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Cancer risk from carbon nanotubes, suggests study

Cutting a steerer? Maybe wear a mask

If you’ve ever needed to trim a carbon fibre steerer tube, the thought may already have crossed your mind. Researchers at the Medical Research Council Toxicology Unit believe that certain carbon nanotubes (CNT) used in manufacturing could pose the same cancer risk as asbestos.

According to the study, published in Current Biology, “Manufactured carbon nanotubes (CNTs) are similar to asbestos in terms of their fibrous shape and biopersistent properties and thus may pose an asbestos-like inhalation hazard.”

The researchers found that both long CNTs and long asbestos fibres in the pleural cavity of mice induced mesothelioma, a type of cancer that develops in the lining that covers the outer surface of some of the body's organs.

It is the first time the mesothelioma-causing effects of long and thin carbon nanotubes have been monitored in mice over many months.

“Long, thin nanotubes have a very similar structure to asbestos,” said Professor Anne Willis, director of the MRC Toxicology Unit, speaking to European Pharmaceutical Review. “The immune system does a good job of recognising shorter, thicker or tangled up nanotubes. Special cells break down these types of fibre and clear them out of the body, so not all nanofibres pose a hazard.”

This begs the question of what kinds of nanotubes are likely to be found in bike parts.

Benedict Pfender, who produced our ultimate guide to frame materials, says CNTs aren’t widely used in the bike industry yet.

“There’s still a lot of issues with large scale production of CNTs and controlling them for production. In terms of CNT use, it seems the only real application is as a toughener/strengthener for the matrix material in carbon composites – however it’s not super clear how widespread this is in the industry.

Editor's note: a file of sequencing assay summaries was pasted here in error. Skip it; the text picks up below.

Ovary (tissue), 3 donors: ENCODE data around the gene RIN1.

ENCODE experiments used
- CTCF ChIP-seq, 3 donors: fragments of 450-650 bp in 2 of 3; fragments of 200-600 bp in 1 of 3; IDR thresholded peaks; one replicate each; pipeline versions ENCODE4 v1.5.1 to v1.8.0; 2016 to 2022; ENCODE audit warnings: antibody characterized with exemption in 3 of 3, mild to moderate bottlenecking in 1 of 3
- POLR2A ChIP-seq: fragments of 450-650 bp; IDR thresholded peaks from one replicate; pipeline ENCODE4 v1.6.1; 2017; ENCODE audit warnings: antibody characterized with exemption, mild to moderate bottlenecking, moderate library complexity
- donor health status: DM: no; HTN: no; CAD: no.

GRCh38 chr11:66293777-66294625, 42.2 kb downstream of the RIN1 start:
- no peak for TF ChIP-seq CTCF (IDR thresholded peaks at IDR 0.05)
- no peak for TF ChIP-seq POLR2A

“However, we must also consider the safety of working with carbon fibre itself. Obviously cutting a steerer generates some dust – though I would be inclined to say that it’s not likely to be of an amount that will be of particular concern.

“All of these health hazards are about exposure and increasing risk with increasing exposure. Sawdust (wood) can be hazardous if you breathe in enough of it. Cutting a steerer is not really going to generate much debris – just do it in a well ventilated environment.”

Pfender says that cutting and sawing are likely to produce larger particulates, whereas the fine debris from sanding or grinding would be more worrying.

He adds that even if CNTs are present, it’s likely that a lot of them would remain “suspended” in the matrix material when cutting. “However it’s very difficult to say and it doesn’t seem a huge amount of research has been done into this.”

He concludes: “Long story short, it’s hard to say how much of a specific risks CNTs pose without knowing which manufacturers are using them. It may be worthwhile to wear even just a simple (and cheap) paper mask when cutting a steerer to protect yourself from the dust produced and to do it outside/in a well ventilated environment.”

Reflecting on the study, Professor Willis expressed her hope that the onus wouldn’t be solely on the consumer to know and understand the risks: “We want our research to inform manufacturers and regulators about safer options and contribute to a ‘Safe by Design’ approach when a nanofibre is being selected for the production of nanomaterials for emerging technologies.”

Alex has written for more cricket publications than the rest of the team combined. Despite the apparent evidence of this picture, he doesn't especially like cake.

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